For my thesis, I would like to use (light gray) underlines to indicate the rank of tensors. There are three modes: No underline, one underline and two underline. (For rank-0, rank-1 and rank-2 tensors.)

Currently, it looks like this:

example for underlines

Since the underlines are not essential, they should not disturb the reader. But I do not like, that the underlines are all at different heights.

For example

$\underline{\underline{G}}, \underline{\underline{g}}$

results in

different heights

Is there an easy way to have the underlines all the the same height?

I would not mind, if the underlines are in the background and the letters might overlap them a bit...

I know, underlines are an ugly idea, but in elasticity, there are many variables to keep in mind. Therefore, I would like to support the reader at least a little bit. But if I do not find a good notation, I will just drop the idea.

I don't want to use \mathbb or other too fancy font modes. (These are sometimes used to denote rank-4 tensors already.) I can not use lower or upper case to distinguish them, since this already indicates the domains and I want to stay close to my literature.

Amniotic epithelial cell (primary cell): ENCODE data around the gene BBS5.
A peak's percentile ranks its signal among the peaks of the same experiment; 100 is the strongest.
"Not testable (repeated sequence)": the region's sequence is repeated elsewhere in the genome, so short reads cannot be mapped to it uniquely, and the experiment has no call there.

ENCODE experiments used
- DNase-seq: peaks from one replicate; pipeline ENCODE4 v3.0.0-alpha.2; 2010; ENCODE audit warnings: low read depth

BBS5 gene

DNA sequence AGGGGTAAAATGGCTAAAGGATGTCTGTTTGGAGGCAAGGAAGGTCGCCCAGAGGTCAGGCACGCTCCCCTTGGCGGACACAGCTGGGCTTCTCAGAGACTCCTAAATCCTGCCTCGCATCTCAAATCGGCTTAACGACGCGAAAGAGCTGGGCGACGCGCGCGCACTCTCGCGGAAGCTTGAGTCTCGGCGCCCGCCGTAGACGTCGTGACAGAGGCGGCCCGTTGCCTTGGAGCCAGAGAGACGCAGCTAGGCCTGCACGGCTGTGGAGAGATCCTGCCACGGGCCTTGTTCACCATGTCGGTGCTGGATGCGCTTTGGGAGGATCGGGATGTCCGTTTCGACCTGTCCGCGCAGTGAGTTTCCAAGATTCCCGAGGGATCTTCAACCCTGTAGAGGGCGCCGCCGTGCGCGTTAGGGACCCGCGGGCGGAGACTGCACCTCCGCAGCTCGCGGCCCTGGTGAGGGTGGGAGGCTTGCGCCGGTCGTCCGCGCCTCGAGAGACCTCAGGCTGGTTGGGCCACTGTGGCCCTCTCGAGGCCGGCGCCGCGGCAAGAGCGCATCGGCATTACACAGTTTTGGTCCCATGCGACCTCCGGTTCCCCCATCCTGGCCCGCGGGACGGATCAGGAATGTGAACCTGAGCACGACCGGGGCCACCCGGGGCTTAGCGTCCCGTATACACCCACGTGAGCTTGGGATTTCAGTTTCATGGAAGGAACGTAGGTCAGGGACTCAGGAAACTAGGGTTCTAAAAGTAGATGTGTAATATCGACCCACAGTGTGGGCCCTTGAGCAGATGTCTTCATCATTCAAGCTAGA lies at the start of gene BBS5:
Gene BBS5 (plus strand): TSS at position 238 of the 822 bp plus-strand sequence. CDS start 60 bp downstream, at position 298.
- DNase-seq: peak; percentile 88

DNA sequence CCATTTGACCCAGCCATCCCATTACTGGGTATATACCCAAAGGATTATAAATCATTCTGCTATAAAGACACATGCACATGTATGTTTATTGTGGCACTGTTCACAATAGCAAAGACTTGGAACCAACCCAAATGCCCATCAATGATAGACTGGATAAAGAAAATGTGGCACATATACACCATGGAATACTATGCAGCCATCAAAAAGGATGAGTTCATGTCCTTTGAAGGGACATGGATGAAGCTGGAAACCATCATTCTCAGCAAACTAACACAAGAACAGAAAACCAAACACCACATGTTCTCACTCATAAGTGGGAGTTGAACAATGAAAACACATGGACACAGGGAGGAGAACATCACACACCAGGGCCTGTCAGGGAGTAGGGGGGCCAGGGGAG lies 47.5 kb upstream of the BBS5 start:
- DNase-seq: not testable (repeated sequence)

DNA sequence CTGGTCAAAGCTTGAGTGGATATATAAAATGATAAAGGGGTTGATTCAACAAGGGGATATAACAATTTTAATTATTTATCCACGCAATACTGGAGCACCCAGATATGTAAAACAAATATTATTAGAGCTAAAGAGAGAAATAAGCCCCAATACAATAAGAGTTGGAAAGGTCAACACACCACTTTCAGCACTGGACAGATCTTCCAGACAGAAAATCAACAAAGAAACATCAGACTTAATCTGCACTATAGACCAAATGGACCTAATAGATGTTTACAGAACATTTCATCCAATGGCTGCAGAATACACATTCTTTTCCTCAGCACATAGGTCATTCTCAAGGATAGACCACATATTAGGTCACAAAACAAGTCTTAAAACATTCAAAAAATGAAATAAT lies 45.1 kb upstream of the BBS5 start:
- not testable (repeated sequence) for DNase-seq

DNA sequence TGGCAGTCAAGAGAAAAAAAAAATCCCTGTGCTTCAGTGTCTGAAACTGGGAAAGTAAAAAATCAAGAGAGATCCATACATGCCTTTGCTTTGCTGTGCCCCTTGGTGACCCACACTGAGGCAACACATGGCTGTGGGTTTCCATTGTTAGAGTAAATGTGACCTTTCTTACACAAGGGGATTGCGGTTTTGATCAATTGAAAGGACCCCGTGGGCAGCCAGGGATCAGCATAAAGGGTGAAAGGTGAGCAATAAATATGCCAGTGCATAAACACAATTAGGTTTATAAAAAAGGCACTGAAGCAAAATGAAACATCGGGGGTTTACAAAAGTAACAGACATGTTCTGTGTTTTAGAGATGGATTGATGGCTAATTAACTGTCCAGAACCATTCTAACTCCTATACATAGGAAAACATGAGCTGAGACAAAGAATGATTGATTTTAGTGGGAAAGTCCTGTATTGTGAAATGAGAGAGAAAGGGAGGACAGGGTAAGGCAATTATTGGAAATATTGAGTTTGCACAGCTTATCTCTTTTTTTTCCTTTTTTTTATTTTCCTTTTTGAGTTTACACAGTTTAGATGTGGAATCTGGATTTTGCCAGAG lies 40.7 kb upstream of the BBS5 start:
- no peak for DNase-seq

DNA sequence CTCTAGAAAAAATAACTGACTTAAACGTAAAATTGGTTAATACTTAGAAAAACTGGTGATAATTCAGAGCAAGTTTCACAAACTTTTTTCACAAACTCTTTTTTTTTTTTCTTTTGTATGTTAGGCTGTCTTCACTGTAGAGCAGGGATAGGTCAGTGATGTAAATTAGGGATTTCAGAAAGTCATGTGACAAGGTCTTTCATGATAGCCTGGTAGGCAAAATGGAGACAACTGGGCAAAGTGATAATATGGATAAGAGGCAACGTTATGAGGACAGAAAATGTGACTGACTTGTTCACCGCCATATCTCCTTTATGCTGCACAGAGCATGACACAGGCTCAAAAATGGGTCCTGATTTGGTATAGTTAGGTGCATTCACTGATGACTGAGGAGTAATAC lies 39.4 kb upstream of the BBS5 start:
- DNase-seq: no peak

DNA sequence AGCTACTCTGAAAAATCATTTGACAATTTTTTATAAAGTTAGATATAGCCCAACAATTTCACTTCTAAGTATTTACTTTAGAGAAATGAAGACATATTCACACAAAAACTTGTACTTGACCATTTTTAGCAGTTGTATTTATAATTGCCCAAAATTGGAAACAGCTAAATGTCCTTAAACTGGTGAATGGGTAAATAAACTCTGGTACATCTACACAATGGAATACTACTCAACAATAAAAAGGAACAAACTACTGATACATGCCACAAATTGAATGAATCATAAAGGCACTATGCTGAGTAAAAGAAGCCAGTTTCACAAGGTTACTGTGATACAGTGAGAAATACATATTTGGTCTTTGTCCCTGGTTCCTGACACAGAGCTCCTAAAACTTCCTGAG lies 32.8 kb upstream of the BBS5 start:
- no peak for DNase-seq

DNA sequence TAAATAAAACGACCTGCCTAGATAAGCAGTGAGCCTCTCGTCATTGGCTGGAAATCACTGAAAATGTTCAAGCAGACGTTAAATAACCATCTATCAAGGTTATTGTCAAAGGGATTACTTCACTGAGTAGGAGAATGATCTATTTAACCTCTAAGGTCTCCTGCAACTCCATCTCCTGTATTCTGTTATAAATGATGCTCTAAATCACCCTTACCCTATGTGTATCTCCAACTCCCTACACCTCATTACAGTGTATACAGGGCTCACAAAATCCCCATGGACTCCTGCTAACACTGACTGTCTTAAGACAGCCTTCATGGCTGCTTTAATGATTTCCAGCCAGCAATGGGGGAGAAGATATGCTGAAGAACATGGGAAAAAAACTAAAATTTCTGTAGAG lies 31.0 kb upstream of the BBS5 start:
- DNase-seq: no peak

• 1
    Here's the easy way: $\underline{\underline{\vphantom{g}G}}, \underline{\underline{g}}$ or $\underline{\underline{G}}, \underline{\underline{\smash{g}}}$ – Werner Sep 13 '18 at 19:41
  • That's exactly what I looked for! This answers my question. Thanks! – Steffen Plunder Sep 13 '18 at 19:44

You should create a syntax that you can change easily, so define commands for what you want. Here are some options:



The above provides \something (whatever your use-case would be for printing elements in bold) and two underline macros: \suline that adds a single underline and \duline for double underlines.

If you want all underlines to be at the same level, you could try using:


\mathstrut is a box of "typical" height/depth.

  • I actually like the \smash solution most ;) But \mathstrut is also a useful command here. – Steffen Plunder Sep 13 '18 at 20:07

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